Recently a top sportswoman was quoted as saying that she felt the same in her fifties as she did in her thirties;
I’m guessing many people would echo her sentiments.
And as the baby boomer generation hit their fifties, and 34% of the population are now aged fifty or more, we’re all anticipating living longer, fitter, fulfilling lives.
For many of us, the way we experience ageing and middle age has become a more fluid and relaxed affair.
Getting older appears to have fewer defined parameters and stereotypes associated with ageing.
How many of us now look in the mirror and see an elderly person looking back at us? With the ready availability of hair colouring, access to improved diet and health care, and the choice of many non-invasive surgical treatments we’re able to chase the years away with relative ease. Remaining interested and keeping in touch with what’s happening in the world keeps us young in outlook, connected and it’s never been easier.
Fashion, too, is more inclusive as fashion houses appreciate that older people are a lucrative market to target. Leisure activities and sportswear geared to people with a surfeit of leisure time and disposable income is a valuable source of custom. Many older people are inclined to take up sport, golf, are keen to travel more and enjoy a full social life. There’s a demand for an attractive wardrobe to support that lifestyle.
An increasingly large percentage of the population is self-employed, which allows for greater freedom in planning their diaries, with the option to adapt and change how they apply their commitment to work. It means that retirement does not have to occur at a pre-determined age or time in life; winding down can be incorporated as and when required.
Then, there are those people who have perhaps waited until their fifties for their children to leave home or to start the process of ending an unhappy relationship. This decision will prompt significant financial and domestic upheaval but often provides an eagerly anticipated new start to life.
For some, financial pressure may have eased as they’ve become older, with the mortgage paid off, the children’s education finished and perhaps a pension starting to payout. Others may still need or want to work; earning money might be an important consideration, plus the routine and social side of work brings structure and social interaction into their life.
Feeling younger than our years is about both mental and physical activity and stimulus. The University of the Third Age is one organisation that provides interesting courses and events for older people, but many training courses which support hobbies, arts and crafts as well as retraining for professional qualifications are all available to people of a certain age. They provide routine, purpose, challenge, as well as opportunities for social interaction and friendship. Mental and physical exercise, from walking, yoga, sport to quizzes and stimulating conversation are all crucial in helping to keep us young.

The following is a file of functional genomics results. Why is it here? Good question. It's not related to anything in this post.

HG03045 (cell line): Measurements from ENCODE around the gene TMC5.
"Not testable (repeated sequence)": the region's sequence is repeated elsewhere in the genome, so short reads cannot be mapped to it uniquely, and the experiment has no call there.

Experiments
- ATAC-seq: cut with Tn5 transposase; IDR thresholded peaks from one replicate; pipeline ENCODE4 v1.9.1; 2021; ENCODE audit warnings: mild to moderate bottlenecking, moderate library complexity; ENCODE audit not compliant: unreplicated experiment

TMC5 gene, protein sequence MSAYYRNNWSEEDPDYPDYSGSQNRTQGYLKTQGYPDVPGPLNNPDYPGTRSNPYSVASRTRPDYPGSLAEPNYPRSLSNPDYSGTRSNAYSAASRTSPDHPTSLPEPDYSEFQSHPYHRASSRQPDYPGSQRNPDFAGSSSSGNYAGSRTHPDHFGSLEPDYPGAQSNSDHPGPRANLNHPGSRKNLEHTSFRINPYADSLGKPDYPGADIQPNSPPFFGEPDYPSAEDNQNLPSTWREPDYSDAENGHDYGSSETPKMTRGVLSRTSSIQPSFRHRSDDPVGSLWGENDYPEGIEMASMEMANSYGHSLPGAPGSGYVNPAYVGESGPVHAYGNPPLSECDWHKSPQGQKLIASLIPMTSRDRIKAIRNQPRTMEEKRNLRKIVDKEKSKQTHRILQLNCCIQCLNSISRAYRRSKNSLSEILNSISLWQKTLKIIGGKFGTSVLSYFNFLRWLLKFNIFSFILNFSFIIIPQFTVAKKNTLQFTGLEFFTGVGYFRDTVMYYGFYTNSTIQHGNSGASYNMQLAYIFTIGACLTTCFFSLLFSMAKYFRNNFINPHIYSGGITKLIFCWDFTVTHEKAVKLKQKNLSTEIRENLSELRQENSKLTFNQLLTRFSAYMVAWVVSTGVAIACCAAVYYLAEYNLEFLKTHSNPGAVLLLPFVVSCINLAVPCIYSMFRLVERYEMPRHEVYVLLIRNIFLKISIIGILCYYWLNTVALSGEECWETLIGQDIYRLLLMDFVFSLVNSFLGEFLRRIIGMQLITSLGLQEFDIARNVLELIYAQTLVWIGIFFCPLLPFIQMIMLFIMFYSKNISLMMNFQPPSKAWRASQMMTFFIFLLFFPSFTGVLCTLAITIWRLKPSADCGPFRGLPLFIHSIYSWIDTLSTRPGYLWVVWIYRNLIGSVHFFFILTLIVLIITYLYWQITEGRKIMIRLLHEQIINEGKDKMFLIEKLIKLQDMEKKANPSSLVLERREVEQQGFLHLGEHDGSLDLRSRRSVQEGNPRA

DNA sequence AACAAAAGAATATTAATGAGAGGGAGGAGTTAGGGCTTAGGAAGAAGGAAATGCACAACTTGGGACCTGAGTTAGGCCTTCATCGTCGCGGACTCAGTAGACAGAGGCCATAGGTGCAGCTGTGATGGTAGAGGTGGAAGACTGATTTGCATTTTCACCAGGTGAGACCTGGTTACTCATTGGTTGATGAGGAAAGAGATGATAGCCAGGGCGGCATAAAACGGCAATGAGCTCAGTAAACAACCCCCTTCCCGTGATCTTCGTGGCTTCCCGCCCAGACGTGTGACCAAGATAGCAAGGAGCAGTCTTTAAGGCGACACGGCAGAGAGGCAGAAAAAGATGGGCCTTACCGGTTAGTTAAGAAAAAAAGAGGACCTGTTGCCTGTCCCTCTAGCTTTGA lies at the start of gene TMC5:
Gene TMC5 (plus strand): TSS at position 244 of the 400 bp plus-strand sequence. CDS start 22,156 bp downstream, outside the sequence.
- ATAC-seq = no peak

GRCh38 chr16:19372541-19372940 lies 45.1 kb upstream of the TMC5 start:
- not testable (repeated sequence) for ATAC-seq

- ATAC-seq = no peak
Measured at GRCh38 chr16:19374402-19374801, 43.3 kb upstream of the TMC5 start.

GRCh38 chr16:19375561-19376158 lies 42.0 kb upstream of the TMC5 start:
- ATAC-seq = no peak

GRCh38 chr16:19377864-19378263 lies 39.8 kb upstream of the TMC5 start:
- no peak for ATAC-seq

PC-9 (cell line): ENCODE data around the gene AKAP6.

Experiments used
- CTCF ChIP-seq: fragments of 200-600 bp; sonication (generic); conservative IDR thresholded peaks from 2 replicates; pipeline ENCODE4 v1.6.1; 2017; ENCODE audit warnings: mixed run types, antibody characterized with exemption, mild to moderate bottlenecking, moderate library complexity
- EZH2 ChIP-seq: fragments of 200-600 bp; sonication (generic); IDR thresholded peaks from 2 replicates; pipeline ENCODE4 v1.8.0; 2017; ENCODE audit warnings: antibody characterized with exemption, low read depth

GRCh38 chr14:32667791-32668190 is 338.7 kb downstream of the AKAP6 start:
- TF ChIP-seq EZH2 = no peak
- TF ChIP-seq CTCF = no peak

As we get older some people may have started to experience physical or health-related limitations, but this does not need to necessitate closing the door on a satisfying and fulfilling life. Different levels of support in the home can be tailored to suit each individual’s needs, from meal delivery, cleaning services, through to companionship and overnight care. Access to online can bring so much, including family, friendship, shopping, work, training courses and entertainment readily into the home, as and when required.
Down-sizing is an attractive option for many once their children have left home and are committed to living their lives independently. Doing this may well release some capital and bring less responsibility in terms of maintenance and overheads. Reducing financial stress is an important way to keep us young, healthy and engaged in living an active life.
Some people may use later life to revisit an interest from their earlier years that they chose to abandon or were unable to follow through. Or later in life may be a good time to set up a new business interest, a consultancy may be where there’s the freedom to pursue a new, satisfying route to success.
For others, they’ve drawn up a bucket list of things they want to do, places they want to visit whilst they’re still fit and able to enjoy them. Many tour operators have adventure trips or long-stay options for those who have the time, money and inclination to take up these opportunities and it’s a lovely way to fill the colder months with activity, warmth and a comfortable lifestyle.
The saying ‘health is wealth’ is especially true as we get older, with many people being fitter, having more disposable income, ready and able to enjoy the freedom that comes with less responsibility. Caring for grandchildren may be one way to enjoy some days, but many in their later years also have busy diaries, filled with plans, clubs and social events. Keeping active and interested, being open and receptive to new opportunities in life is a major antidote to ageing.
Susan Leigh, South Manchester counsellor, hypnotherapist, relationship counsellor, writer & media contributor offers help with relationship issues, stress management, assertiveness and confidence.
Author of 3 books, ‘Dealing with Stress, Managing its Impact’, ‘101 Days of Inspiration #tipoftheday’ and ‘Dealing with Death, Coping with the Pain’, all on Amazon. To order a copy or for more information, help and free articles visit Susan Leigh, counsellor, hypnotherapist and relationship counsellor.